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Abstract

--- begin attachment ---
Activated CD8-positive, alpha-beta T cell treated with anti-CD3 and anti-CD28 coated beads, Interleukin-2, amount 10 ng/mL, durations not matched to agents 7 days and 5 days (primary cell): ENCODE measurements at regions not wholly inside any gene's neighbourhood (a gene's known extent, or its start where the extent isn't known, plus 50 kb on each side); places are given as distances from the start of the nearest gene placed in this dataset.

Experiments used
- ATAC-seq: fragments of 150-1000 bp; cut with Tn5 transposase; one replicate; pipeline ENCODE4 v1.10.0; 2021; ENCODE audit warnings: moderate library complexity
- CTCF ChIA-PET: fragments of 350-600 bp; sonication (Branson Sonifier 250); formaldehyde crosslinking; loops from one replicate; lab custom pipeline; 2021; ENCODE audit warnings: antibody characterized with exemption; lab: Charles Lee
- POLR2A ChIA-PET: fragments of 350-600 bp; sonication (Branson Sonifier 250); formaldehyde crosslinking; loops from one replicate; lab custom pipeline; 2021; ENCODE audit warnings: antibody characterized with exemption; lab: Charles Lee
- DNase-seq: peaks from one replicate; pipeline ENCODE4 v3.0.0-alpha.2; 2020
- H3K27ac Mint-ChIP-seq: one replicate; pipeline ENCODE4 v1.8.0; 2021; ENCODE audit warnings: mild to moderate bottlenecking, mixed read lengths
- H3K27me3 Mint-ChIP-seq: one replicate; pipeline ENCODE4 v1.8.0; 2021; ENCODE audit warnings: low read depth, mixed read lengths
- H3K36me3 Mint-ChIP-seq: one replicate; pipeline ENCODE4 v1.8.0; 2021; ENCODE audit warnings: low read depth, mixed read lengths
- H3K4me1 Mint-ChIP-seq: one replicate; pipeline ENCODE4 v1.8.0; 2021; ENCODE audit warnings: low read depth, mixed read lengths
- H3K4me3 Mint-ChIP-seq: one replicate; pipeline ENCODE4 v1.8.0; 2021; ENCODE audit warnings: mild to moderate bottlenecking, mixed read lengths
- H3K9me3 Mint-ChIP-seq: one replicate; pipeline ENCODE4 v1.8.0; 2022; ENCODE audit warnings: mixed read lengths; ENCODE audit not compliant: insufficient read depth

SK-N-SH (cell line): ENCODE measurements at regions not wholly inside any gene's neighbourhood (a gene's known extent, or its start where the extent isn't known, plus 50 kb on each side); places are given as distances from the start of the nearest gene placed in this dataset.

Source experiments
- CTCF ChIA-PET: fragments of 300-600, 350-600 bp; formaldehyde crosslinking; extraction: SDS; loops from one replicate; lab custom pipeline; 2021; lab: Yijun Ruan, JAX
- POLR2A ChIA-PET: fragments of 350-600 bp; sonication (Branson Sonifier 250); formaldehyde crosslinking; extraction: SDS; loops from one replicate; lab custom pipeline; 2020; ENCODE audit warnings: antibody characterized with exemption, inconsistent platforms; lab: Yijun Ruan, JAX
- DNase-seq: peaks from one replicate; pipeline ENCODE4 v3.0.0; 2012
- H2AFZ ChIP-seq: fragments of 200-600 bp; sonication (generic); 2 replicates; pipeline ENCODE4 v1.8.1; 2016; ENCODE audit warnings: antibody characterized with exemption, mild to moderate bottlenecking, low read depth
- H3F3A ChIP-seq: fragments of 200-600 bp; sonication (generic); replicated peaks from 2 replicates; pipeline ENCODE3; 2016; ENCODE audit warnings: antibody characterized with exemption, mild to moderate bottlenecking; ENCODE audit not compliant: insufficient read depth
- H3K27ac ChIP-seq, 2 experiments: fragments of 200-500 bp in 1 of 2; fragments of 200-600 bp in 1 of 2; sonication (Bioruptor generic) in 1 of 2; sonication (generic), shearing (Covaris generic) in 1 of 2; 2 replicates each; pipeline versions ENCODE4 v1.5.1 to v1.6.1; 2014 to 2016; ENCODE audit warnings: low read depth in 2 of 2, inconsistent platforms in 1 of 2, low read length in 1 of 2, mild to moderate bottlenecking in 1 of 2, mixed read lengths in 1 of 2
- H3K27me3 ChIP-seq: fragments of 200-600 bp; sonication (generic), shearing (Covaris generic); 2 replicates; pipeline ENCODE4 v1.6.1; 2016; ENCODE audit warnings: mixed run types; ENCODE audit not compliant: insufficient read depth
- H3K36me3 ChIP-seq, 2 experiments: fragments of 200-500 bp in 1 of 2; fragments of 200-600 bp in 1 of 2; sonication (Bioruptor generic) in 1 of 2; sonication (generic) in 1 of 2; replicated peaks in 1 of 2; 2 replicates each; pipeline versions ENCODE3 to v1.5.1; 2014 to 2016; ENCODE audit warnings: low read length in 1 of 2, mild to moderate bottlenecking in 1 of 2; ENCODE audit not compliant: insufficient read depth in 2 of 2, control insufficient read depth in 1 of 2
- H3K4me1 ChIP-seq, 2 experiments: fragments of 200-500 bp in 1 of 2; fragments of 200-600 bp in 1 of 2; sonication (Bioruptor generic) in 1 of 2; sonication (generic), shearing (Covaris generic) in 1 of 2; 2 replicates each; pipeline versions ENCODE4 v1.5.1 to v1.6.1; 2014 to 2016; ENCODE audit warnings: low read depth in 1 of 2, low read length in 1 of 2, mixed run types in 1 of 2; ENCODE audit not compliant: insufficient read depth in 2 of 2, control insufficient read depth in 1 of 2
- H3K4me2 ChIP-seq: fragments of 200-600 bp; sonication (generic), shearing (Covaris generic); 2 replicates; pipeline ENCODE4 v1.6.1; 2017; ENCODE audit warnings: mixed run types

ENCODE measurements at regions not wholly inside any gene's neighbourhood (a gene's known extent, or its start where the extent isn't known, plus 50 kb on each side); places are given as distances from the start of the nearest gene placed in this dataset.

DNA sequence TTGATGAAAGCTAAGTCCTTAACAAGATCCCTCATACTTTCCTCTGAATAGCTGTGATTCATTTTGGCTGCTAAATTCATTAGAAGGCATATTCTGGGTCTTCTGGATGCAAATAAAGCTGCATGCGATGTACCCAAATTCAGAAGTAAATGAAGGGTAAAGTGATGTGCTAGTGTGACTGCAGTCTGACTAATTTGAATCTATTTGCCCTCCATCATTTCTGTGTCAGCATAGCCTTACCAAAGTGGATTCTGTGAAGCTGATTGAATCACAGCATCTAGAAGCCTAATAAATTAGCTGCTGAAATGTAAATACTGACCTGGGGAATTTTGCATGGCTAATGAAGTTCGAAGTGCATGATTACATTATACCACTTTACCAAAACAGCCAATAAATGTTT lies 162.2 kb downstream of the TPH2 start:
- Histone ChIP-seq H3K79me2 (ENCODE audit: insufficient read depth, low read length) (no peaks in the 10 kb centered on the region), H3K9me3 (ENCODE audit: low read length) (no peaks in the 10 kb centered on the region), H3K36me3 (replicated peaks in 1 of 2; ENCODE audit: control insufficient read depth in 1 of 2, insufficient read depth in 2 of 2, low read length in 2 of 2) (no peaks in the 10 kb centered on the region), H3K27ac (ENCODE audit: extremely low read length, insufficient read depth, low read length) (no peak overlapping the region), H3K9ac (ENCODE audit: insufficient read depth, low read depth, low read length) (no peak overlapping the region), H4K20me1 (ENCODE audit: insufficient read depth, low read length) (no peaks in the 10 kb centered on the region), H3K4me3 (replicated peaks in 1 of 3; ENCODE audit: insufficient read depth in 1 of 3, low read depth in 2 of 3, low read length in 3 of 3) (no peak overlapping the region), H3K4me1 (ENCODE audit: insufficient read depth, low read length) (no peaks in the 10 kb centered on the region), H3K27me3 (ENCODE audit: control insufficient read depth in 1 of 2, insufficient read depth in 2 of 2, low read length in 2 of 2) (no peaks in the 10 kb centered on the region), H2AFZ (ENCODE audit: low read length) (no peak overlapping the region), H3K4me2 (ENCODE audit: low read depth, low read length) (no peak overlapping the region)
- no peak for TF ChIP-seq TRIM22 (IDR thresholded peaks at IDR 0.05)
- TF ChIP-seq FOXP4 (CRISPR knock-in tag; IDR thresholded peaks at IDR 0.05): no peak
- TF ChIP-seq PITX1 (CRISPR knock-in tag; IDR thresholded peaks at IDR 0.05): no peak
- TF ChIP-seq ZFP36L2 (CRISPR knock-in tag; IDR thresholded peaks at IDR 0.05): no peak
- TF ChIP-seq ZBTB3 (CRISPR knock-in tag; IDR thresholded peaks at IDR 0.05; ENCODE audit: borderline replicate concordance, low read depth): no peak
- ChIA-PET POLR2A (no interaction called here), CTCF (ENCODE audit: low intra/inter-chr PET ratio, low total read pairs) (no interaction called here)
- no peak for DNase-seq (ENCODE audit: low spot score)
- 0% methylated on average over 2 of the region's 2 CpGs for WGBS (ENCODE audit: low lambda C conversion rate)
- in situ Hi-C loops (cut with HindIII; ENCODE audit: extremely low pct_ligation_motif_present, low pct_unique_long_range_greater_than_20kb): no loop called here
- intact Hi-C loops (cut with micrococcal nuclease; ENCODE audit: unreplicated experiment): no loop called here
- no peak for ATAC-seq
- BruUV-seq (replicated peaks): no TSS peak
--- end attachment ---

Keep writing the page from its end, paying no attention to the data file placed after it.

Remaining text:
The mediation of religious narratives through sacred texts is intimately bound to the power relations involved in their transmission and maintenance. Those who possess such mediated messages and control their access and interpretation have historically held privileged positions of authority, especially when those positions are not easily contested. The 2010 film The Book of Eli uniquely engages these elements by placing the alleged last copy of the King James Version of the Christian Bible at the forefront of a clash between different individuals in a post-nuclear wasteland. This paper, drawing on Max Weber’s notion of “charisma,” and scholars addressing religion, power, and violence, examines the role of authority and the shifting power relations revolving around the possession and use of this sacred text throughout the film. In doing so, it seeks to carry associated implications and critiques outside of the film and into the contemporary world.